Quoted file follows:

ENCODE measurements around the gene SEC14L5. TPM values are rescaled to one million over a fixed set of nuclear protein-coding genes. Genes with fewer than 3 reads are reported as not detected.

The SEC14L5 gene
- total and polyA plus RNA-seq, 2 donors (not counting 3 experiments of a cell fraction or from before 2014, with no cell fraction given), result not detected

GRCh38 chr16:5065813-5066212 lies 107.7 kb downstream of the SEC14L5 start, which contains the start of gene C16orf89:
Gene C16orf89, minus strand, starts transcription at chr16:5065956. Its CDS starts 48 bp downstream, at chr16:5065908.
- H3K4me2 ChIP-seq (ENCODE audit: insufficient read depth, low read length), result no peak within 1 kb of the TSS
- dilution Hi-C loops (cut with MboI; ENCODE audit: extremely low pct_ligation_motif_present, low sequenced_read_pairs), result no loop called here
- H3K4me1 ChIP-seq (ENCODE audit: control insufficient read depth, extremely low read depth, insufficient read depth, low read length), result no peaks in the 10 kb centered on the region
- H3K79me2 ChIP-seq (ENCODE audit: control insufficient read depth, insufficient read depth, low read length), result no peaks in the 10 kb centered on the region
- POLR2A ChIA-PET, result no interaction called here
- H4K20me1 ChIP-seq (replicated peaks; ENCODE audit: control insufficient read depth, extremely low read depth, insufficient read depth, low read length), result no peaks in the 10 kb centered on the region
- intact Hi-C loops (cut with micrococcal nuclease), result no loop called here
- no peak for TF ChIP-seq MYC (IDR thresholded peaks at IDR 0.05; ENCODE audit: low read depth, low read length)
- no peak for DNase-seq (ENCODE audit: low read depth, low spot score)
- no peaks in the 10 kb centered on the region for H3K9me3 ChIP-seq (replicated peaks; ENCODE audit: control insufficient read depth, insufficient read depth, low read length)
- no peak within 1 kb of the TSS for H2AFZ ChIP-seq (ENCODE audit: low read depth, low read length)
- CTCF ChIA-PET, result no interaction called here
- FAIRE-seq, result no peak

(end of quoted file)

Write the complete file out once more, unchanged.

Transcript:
ENCODE measurements around the gene SEC14L5. TPM values are rescaled to one million over a fixed set of nuclear protein-coding genes. Genes with fewer than 3 reads are reported as not detected.

The SEC14L5 gene
- total and polyA plus RNA-seq, 2 donors (not counting 3 experiments of a cell fraction or from before 2014, with no cell fraction given), result not detected

GRCh38 chr16:5065813-5066212 lies 107.7 kb downstream of the SEC14L5 start, which contains the start of gene C16orf89:
Gene C16orf89, minus strand, starts transcription at chr16:5065956. Its CDS starts 48 bp downstream, at chr16:5065908.
- H3K4me2 ChIP-seq (ENCODE audit: insufficient read depth, low read length), result no peak within 1 kb of the TSS
- dilution Hi-C loops (cut with MboI; ENCODE audit: extremely low pct_ligation_motif_present, low sequenced_read_pairs), result no loop called here
- H3K4me1 ChIP-seq (ENCODE audit: control insufficient read depth, extremely low read depth, insufficient read depth, low read length), result no peaks in the 10 kb centered on the region
- H3K79me2 ChIP-seq (ENCODE audit: control insufficient read depth, insufficient read depth, low read length), result no peaks in the 10 kb centered on the region
- POLR2A ChIA-PET, result no interaction called here
- H4K20me1 ChIP-seq (replicated peaks; ENCODE audit: control insufficient read depth, extremely low read depth, insufficient read depth, low read length), result no peaks in the 10 kb centered on the region
- intact Hi-C loops (cut with micrococcal nuclease), result no loop called here
- no peak for TF ChIP-seq MYC (IDR thresholded peaks at IDR 0.05; ENCODE audit: low read depth, low read length)
- no peak for DNase-seq (ENCODE audit: low read depth, low spot score)
- no peaks in the 10 kb centered on the region for H3K9me3 ChIP-seq (replicated peaks; ENCODE audit: control insufficient read depth, insufficient read depth, low read length)
- no peak within 1 kb of the TSS for H2AFZ ChIP-seq (ENCODE audit: low read depth, low read length)
- CTCF ChIA-PET, result no interaction called here
- FAIRE-seq, result no peak